Demolition Tracker

Databases, maps and photos. A great combination!

This could be used as an instrument to prevent pending demolitions.

Click on the colored balloons here
City County Demolition Collaborative 2008
and you get a photo and an address of each propertry.

This was created by someone in the City of Minneapolis Problem Properties Unit. Don’t know if this is up to date, but if it was, that would be great!

Minneapolis Heritage Preservation Commission’s “Demo Memos”

Good stats and photos, but needs a little resolution reduction for faster downloading.

Jan 27, 2009

November 18, 2008

October 28, 2008

August 2008

July 27, 2008

June 24, 2008


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2 Responses

  1. Wow, that’s awesome. I’ve love to see more of this type of data sharing from the city.

  2. Thanks Ed, for your comments.
    I am a fan of your blog and enjoy reading your posts!

    This demolition map really is a great resource…wish I knew who created it
    and why it has not been updated since the end of August. I’ll also ad links
    to the Minneapolis Heritage Preservation Commission’s “demo” memos
    which Aaron Hanauer presented monthly since July along with
    photos of the demolished.

    Another planner, Brian Schaefer did a presentation of an “early warning”
    system series of databases that had been developed by CURA which
    included inspection citations, crime reports, etc. all the variables
    would indicate which houses were in danger of becoming abandoned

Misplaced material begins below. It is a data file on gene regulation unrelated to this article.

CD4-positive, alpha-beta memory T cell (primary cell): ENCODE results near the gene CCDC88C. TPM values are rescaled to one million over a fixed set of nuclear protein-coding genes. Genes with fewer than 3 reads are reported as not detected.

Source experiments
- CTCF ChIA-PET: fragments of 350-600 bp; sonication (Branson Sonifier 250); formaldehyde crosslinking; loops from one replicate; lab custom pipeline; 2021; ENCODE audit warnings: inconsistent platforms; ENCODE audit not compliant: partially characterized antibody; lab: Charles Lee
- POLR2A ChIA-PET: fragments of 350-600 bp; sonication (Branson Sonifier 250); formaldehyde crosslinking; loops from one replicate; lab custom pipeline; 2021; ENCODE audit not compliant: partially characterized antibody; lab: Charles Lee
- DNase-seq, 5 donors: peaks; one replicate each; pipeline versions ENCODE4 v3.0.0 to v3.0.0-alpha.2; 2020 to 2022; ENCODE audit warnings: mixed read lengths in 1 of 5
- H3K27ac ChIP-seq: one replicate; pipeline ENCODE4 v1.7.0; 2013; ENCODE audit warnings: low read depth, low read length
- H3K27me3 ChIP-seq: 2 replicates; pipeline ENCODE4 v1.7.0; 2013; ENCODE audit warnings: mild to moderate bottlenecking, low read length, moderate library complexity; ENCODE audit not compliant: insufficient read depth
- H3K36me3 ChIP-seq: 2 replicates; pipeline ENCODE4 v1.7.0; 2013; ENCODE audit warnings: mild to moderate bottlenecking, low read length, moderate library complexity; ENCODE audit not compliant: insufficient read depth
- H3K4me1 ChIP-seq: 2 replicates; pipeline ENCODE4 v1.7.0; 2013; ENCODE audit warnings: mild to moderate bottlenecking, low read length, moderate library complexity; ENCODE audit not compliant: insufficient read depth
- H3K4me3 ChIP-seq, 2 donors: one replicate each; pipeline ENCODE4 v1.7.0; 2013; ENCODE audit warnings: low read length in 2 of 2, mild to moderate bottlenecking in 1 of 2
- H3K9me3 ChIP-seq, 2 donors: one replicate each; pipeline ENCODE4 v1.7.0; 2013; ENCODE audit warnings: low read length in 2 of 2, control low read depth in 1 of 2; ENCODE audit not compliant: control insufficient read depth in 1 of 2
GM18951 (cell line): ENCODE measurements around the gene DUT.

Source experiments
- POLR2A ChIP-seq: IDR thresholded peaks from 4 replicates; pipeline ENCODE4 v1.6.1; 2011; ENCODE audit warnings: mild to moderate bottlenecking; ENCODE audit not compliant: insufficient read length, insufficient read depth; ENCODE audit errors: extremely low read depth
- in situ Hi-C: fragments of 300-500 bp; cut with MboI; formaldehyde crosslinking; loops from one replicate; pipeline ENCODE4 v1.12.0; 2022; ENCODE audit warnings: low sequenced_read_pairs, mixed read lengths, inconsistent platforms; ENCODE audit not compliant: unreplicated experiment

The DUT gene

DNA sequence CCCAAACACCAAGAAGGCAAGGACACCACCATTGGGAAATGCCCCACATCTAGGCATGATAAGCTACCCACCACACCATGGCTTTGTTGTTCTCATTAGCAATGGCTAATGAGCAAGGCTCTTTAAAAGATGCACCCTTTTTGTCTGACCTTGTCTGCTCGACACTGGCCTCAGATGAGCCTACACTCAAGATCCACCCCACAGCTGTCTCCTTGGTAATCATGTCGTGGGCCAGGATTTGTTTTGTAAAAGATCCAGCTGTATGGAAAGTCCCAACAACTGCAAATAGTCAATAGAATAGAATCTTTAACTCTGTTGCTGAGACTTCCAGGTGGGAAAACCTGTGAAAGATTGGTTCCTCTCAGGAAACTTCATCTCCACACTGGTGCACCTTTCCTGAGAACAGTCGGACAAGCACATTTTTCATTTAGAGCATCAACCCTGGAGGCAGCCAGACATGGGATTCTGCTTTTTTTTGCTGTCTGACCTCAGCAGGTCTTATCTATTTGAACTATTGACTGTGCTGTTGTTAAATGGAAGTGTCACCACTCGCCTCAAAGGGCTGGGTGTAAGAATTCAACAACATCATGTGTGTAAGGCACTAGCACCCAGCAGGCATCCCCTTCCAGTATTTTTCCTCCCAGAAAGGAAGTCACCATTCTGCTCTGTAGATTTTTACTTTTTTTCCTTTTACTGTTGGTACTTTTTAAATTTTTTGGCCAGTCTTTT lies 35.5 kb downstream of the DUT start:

and boarded before they did…guess you’d have to somehow combine
    that data with the information the group who spent time at the
    Hennepin County Recorder’s office gathered to get a list of
    homeowners in danger of foreclosure.

    It’s all about using all the data gathered by the City or available
    from mortgage lenders to save houses from demolition.

    But it just seems like these systems are either not available
    to the public, or not updated and may or may not be used
    for demo prevention internally by Inspections or CPED.

    And would preservationists or neighborhood organizations
    get good use of a database that would send out alerts
    of houses in danger of becoming foreclosures or vacant,
    boarded and possible demos? How would these groups
    respond, or do they even have the resources to respond…
    say for example if they could know when a Cool Old building
    is in trouble, the moment it is instead of not finding out
    until the backhoes are in the front yard?

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